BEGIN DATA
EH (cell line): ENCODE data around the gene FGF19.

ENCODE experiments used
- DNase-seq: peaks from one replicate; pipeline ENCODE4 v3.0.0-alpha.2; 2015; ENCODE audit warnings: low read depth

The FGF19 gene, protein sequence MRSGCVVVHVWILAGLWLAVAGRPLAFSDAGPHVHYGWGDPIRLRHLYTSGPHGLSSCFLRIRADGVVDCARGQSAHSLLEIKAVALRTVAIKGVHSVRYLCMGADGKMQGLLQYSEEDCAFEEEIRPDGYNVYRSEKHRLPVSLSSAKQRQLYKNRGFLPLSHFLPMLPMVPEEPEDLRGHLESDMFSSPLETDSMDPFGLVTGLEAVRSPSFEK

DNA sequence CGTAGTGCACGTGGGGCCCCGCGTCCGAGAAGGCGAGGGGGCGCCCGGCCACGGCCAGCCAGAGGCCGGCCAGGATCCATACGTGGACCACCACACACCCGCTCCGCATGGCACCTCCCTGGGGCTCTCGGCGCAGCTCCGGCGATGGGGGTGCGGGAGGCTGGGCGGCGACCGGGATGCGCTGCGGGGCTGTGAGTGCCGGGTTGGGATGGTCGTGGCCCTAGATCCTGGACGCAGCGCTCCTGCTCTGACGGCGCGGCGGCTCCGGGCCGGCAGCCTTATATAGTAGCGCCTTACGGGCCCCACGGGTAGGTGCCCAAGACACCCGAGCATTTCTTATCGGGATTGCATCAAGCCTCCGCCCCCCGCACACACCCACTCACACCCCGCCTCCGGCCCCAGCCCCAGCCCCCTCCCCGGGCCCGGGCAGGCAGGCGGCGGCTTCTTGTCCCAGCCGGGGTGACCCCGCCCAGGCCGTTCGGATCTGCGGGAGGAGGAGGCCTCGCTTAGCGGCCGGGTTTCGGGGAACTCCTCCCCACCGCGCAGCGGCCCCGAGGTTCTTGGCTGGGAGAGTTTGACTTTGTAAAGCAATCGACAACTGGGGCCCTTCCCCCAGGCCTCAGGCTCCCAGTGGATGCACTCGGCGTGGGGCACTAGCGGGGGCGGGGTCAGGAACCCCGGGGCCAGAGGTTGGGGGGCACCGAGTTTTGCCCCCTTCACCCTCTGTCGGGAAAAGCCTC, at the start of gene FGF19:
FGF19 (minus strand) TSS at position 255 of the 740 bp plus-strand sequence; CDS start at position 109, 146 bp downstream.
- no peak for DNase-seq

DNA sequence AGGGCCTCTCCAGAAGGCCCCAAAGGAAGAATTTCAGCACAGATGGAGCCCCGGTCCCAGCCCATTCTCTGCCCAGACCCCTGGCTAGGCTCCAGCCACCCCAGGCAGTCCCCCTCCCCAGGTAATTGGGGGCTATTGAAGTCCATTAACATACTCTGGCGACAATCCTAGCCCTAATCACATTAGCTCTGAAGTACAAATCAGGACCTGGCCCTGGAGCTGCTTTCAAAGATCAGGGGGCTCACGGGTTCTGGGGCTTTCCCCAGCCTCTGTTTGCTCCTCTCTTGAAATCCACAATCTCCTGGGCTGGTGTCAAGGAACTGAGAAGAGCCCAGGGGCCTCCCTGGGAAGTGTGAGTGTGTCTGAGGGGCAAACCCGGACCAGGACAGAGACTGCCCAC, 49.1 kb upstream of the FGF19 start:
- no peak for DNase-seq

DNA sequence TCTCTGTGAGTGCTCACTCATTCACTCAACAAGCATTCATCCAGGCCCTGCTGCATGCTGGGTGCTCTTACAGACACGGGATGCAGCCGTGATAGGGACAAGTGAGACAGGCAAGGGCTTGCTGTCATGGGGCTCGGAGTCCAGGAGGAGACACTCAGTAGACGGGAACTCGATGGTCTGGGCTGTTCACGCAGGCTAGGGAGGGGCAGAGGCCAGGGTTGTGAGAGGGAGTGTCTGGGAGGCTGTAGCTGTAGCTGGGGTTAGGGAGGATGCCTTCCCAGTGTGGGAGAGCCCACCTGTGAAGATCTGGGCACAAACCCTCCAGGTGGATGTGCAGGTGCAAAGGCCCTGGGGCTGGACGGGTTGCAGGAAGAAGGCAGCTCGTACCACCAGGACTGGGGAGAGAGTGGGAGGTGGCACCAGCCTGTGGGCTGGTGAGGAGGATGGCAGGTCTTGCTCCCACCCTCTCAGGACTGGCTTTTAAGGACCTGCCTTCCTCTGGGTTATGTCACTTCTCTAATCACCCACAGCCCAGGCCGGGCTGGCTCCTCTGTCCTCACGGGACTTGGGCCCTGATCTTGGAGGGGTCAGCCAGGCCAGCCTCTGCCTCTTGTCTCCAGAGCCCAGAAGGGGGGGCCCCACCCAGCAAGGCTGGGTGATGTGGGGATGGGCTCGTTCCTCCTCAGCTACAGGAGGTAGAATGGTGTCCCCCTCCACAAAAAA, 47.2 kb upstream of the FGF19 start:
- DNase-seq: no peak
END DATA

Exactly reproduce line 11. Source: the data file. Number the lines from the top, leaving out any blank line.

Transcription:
- DNase-seq: no peak